• Ad stacking: where several ads are placed on top of one another in one space. The ‘publisher’ collects revenue for impressions claimed by each ad, even though the ad at the top of the stack is the only one visible to the user. 

Related to advertising fraud is brand protection and in particular, ensuring that your ads are not displayed next to material or on websites that are inappropriate or offensive. This is a particular concern where ads are displayed on platforms with user-generated content, such as many social media channels.

How do you deal with advertising fraud and brand protection?

Tackling advertising fraud and brand protection involves utilising any technological solutions to monitor and deal with suspicious activity, common sense and any applicable legal measures.

Common sense measures include:

  • Working with only reputable companies or certified agencies;
  • Scrutinising and adhering to any blacklist information;
  • Scrutinising who is involved in the advertising process and having clear and transparent arrangements in place with each;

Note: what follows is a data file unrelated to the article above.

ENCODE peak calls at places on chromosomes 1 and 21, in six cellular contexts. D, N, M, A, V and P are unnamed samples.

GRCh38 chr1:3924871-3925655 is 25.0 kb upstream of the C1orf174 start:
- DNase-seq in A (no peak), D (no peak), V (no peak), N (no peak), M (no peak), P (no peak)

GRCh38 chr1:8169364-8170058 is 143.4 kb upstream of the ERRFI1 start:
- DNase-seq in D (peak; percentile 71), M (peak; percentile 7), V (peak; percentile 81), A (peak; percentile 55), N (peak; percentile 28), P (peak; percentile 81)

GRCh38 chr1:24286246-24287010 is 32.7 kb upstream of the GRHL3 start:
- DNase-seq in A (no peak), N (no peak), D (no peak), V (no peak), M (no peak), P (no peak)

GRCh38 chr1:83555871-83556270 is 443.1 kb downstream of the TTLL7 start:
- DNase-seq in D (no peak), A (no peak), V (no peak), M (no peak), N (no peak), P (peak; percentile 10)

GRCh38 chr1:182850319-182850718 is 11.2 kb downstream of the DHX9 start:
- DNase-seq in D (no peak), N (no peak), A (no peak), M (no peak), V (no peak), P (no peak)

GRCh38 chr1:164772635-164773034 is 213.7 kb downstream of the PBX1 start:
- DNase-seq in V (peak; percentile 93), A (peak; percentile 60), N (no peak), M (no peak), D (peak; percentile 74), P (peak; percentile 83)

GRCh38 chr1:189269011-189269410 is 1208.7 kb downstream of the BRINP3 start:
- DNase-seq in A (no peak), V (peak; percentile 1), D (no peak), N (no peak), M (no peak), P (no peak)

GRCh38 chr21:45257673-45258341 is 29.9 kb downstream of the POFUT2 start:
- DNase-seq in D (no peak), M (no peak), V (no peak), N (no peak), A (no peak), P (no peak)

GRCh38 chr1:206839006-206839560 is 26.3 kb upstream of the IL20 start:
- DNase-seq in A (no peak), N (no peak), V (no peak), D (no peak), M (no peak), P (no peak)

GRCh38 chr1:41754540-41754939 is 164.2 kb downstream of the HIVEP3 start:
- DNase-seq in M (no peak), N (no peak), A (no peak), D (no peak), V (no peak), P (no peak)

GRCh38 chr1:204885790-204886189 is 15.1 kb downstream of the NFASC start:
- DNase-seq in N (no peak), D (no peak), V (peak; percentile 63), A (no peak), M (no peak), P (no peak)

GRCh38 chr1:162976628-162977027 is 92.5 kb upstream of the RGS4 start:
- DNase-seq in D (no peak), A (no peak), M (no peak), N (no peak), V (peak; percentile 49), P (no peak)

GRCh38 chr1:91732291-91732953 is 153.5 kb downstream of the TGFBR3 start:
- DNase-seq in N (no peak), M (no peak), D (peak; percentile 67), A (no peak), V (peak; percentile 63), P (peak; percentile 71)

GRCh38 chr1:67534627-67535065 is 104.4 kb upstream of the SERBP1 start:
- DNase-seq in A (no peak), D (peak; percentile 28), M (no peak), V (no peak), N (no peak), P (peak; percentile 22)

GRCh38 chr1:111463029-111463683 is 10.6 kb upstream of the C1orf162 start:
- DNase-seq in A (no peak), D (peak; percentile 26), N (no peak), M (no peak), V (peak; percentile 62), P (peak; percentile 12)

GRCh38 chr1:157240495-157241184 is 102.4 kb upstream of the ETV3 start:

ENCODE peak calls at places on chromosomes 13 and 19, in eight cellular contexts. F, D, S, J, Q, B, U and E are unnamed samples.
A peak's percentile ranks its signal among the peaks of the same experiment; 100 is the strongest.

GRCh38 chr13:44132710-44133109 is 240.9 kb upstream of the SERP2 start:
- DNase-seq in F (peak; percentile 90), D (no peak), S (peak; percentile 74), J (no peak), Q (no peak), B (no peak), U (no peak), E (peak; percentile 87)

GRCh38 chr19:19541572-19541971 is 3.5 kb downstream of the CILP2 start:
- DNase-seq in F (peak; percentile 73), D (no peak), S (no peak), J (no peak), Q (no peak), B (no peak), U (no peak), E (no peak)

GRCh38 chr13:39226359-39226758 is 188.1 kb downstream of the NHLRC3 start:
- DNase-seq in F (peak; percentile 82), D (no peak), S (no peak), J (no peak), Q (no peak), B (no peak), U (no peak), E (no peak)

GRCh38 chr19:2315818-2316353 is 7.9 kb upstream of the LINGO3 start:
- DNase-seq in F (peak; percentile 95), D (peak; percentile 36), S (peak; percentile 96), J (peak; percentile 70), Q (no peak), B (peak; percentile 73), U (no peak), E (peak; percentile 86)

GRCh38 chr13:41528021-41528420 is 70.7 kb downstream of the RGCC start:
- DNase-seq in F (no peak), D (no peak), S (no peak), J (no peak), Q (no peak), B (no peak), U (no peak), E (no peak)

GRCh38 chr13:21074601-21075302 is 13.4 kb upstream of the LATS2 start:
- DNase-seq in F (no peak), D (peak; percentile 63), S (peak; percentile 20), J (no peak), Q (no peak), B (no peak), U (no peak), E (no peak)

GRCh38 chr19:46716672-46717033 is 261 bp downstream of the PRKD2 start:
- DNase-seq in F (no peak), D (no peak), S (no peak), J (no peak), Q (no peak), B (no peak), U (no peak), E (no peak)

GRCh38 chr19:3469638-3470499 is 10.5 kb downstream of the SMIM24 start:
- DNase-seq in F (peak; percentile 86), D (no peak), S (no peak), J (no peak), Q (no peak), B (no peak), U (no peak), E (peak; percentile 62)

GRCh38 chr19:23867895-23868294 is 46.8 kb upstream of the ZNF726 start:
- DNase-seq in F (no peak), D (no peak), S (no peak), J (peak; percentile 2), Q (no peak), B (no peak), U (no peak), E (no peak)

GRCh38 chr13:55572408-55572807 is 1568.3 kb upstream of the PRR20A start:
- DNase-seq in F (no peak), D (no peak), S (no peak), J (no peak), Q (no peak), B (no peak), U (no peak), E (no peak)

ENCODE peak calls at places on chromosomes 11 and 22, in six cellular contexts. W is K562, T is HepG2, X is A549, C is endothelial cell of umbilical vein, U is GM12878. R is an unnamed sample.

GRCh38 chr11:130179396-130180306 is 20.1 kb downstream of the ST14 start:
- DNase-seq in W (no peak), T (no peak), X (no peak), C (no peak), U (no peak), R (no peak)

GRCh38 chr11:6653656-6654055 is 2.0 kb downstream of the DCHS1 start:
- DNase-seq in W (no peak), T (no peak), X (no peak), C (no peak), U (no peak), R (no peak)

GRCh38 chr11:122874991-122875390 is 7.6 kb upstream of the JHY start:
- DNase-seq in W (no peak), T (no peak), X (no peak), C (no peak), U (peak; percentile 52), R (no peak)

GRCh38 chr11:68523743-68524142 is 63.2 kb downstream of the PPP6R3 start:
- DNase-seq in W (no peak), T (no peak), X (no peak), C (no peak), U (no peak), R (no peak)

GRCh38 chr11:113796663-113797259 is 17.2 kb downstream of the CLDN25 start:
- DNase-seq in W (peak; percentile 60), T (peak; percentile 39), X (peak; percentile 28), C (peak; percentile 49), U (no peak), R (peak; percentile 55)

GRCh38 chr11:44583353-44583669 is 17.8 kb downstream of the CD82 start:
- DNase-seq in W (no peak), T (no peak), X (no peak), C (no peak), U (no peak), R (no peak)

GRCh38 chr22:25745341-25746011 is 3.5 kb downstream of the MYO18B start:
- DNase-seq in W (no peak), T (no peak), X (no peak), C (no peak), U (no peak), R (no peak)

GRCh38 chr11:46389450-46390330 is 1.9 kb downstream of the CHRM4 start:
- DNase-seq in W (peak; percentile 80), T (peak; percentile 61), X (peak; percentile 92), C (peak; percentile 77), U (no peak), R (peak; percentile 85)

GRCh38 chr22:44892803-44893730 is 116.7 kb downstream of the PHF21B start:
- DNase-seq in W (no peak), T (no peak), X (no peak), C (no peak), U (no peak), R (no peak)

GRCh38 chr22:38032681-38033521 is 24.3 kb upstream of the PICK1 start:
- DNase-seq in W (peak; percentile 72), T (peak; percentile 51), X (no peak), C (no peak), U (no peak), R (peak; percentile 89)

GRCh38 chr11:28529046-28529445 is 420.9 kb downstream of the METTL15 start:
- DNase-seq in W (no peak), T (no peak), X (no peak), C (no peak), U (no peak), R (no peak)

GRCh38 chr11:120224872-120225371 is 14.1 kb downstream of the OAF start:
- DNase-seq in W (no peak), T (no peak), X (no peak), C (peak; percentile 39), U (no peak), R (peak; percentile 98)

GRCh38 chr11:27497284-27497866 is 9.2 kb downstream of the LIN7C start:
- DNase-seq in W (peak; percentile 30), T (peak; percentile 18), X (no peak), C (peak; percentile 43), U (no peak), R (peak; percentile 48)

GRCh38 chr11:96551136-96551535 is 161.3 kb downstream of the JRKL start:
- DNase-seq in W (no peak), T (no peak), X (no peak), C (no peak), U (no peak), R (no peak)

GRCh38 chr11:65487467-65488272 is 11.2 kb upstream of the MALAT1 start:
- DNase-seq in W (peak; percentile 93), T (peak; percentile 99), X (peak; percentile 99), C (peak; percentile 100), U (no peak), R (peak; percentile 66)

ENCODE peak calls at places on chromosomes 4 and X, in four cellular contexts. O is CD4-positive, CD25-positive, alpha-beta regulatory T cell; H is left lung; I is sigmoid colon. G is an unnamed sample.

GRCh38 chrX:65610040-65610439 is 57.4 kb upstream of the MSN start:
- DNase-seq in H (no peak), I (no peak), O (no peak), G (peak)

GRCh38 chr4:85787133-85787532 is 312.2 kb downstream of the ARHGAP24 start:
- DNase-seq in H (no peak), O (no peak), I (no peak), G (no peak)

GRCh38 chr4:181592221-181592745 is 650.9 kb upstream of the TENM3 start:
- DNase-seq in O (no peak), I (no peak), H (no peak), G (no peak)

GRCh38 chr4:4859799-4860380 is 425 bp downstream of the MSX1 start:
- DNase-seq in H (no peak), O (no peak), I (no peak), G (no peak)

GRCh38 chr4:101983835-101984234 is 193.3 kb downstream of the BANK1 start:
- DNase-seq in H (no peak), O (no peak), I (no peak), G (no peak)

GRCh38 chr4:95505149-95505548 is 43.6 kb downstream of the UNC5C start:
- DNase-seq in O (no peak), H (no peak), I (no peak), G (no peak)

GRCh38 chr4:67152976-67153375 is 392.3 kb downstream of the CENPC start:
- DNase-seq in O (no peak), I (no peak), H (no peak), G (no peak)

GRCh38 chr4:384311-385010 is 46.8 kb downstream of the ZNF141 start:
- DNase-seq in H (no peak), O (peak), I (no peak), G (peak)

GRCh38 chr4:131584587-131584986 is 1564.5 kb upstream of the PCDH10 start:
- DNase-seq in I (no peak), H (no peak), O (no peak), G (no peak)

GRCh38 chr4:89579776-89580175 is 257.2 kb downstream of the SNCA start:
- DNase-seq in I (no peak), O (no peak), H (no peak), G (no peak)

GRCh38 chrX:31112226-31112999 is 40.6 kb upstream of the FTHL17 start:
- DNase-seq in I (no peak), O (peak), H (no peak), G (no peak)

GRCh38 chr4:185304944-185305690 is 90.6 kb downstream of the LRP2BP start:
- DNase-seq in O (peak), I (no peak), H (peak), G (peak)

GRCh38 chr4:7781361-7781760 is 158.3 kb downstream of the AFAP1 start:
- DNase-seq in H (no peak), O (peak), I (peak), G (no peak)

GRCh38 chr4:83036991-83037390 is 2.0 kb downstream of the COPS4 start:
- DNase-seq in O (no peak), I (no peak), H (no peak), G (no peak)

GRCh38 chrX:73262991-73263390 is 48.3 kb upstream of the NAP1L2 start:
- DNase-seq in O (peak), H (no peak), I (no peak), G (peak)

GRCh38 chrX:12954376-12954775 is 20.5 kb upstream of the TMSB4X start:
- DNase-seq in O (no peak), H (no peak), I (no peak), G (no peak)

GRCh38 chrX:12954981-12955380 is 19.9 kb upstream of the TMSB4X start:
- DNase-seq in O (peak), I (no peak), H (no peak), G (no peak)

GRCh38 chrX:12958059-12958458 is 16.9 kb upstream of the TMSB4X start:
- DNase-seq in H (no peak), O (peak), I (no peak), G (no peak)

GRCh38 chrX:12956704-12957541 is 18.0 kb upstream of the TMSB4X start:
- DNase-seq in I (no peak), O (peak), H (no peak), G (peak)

Contractually, any contract between you and any publisher will commit the publisher to employ appropriate brand safety techniques and not to do anything detrimental to the reputation, image or intellectual property (IP) of the advertiser/client. In addition, any contract should be clear and transparent about metrics.

Other points to note

It is important to have all applicable IP rights in place in order to protect your brand and/or product/service before you contemplate any form of digital marketing.  IP might include:

  • Trade mark(s)
  • Copyright
  • Design rights
  • Domain name protection
  • Patents

Harper James is used to working with clients on appropriate IP. Please see our Harper James IP strategy service for more information on how we can help identify, protect and leverage your intellectual property.

Digital and programmatic advertising create opportunities to reach customers in a space that is relevant to them and also in real time. As highlighted in this article, there are also risks and regulations to navigate. If you are contemplating digital or programmatic advertising, please contact your Harper James team in order to put in place relevant systems, processes and safeguards.

What next?

Please leave us your details and we’ll contact you to discuss your situation and legal requirements. There’s no charge for your initial consultation, and no-obligation to instruct us. We aim to respond to all messages received within 24 hours.

Your data will only be used by Harper James Solicitors. We will never sell your data and promise to keep it secure. You can find further information in our Privacy Policy.